Intro Tunisia

Tunisia is one of the 10 worst countries in the world for working people

In Tunisia, the government further restricted civil liberties and harassed and persecuted trade union leaders. The authorities adopted Decree No. 54, which penalises the mere expression of dissent, protest or demand with a prison sentence of up to five years and a fine of TND 50,244 (US$ 16,279). The decree was applied with maximum rigour by the authorities. With this penalty dangling over their heads, trade union activists daring to carry out their normal duties are at constant risk of arrest and harsh sentencing.

Meanwhile, the Union Générale Tunisienne du Travail (UGTT) monitored dozens of social media pages dedicated to attacking the organisation and demonising trade union work and trade unionists. On 3 May 2023, the Public Prosecution referred Nasser Ben Amara, the General Secretary of the Syndicat de base des agents et cadres du ministère des Affaires culturelles to prison for a post on Facebook criticising the President of the Republic. In the ensuing court case, he was cleared of the allegations of contempt by a public officer in the performance of his or her duties.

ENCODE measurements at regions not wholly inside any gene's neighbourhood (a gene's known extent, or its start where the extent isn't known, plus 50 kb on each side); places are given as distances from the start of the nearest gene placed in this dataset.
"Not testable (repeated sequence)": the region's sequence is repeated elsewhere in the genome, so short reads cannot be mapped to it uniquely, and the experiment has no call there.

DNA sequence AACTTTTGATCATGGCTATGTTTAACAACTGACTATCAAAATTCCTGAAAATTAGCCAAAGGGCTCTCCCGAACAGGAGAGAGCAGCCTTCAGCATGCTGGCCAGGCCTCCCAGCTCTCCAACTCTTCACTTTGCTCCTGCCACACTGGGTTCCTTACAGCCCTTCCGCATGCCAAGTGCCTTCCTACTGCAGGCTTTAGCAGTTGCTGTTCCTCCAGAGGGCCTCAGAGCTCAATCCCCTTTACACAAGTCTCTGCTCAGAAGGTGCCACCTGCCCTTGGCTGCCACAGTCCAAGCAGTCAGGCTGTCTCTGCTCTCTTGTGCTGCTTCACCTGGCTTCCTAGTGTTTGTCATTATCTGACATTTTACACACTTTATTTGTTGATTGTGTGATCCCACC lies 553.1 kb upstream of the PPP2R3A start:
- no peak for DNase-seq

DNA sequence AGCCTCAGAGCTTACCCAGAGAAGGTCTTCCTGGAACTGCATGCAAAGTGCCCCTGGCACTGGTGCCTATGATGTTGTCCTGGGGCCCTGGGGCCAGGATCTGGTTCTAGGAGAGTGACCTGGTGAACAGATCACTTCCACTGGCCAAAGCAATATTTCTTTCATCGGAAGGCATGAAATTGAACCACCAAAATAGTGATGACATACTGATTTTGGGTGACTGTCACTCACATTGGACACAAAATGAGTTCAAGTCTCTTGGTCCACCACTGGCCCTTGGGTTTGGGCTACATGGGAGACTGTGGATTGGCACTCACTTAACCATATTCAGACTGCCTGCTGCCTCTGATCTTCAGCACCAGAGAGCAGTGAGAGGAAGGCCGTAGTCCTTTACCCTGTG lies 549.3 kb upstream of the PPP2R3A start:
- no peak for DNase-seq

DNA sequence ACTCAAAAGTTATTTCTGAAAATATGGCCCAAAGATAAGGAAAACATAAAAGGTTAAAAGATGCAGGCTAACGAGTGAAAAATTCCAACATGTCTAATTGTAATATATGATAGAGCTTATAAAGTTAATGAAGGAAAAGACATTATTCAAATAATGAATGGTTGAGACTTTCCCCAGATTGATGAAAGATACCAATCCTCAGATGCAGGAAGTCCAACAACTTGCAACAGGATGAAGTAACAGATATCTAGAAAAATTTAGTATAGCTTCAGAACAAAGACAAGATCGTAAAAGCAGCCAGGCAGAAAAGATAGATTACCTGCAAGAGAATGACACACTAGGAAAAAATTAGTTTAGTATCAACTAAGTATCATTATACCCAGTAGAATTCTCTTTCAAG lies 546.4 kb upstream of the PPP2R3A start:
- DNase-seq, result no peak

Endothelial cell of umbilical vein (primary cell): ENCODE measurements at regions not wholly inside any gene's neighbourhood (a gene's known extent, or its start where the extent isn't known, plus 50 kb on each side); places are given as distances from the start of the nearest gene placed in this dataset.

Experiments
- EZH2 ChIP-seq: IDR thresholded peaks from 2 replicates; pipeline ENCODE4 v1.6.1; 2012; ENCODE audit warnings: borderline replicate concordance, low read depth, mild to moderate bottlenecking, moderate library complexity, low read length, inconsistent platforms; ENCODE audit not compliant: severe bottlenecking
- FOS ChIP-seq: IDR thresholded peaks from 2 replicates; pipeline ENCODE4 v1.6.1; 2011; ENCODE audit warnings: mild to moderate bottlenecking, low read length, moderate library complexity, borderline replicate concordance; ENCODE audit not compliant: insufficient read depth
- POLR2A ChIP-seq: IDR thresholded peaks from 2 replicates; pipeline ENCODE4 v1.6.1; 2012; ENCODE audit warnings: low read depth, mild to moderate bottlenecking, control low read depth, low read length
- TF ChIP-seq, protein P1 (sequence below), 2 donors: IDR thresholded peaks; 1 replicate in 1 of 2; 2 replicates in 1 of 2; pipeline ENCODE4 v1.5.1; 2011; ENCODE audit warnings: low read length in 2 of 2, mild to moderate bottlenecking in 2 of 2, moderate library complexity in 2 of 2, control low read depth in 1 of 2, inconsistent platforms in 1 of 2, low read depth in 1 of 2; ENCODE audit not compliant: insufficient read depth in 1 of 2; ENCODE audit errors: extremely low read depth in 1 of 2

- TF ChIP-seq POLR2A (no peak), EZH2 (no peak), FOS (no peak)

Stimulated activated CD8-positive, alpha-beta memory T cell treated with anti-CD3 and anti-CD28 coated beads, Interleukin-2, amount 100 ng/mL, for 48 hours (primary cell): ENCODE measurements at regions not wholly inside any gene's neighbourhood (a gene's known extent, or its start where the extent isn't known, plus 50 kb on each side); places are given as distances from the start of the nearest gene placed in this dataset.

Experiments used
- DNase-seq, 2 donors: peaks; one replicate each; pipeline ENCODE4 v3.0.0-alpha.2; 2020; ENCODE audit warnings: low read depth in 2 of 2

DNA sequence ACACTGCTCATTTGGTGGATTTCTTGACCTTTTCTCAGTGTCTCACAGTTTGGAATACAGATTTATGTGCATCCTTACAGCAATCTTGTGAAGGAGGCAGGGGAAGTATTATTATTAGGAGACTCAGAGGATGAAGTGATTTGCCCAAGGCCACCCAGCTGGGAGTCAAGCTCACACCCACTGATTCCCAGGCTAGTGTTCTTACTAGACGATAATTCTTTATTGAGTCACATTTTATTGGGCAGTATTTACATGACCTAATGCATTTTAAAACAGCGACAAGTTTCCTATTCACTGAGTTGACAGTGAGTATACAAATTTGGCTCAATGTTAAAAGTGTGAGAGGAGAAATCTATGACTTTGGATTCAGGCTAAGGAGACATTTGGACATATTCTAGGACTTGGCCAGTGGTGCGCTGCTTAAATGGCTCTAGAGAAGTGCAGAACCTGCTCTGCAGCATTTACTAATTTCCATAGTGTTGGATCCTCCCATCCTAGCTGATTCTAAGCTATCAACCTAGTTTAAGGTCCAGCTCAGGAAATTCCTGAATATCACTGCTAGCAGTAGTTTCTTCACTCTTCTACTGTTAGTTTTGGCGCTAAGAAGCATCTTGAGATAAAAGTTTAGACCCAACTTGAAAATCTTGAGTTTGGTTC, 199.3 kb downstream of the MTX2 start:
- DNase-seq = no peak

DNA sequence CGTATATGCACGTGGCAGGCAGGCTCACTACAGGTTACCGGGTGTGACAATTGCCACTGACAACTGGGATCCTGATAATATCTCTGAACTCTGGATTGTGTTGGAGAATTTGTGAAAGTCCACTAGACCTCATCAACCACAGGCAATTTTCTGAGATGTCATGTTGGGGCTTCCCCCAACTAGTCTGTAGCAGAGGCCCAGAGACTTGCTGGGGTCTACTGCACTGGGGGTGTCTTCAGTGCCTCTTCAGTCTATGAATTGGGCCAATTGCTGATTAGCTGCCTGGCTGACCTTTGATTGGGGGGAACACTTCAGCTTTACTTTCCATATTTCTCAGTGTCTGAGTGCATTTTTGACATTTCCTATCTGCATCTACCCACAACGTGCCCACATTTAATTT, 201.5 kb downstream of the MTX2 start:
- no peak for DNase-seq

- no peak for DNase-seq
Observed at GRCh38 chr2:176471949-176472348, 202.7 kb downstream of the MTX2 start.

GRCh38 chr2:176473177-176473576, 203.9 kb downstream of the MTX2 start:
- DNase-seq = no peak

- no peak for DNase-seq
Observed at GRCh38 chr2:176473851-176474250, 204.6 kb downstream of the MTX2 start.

Credit: Chedly BEN IBRAHIM / NurPhoto via AFP

Members of the Tunisian General Labor Union (UGTT) in Tunis demand the protection of social dialogue, union rights and social agreements. Democratic space diminished further in the country as the government continued to restrict civil liberties and persecute trade union leaders.

Arrest of trade union leader

Taher Mezzi, Deputy General Secretary in charge of the private sector in the UGTT, was arrested on 29 February 2024 in what, according to the UGTT, was “a purely political decision and a fabricated affair”. While calling for Mezzi’s release and for the case to be dropped, the UGTT considers that the arrest, which came just before a scheduled protest movement in La Kasbah, was aimed at weakening and threatening the union, and hindering the independent trade union movement overall.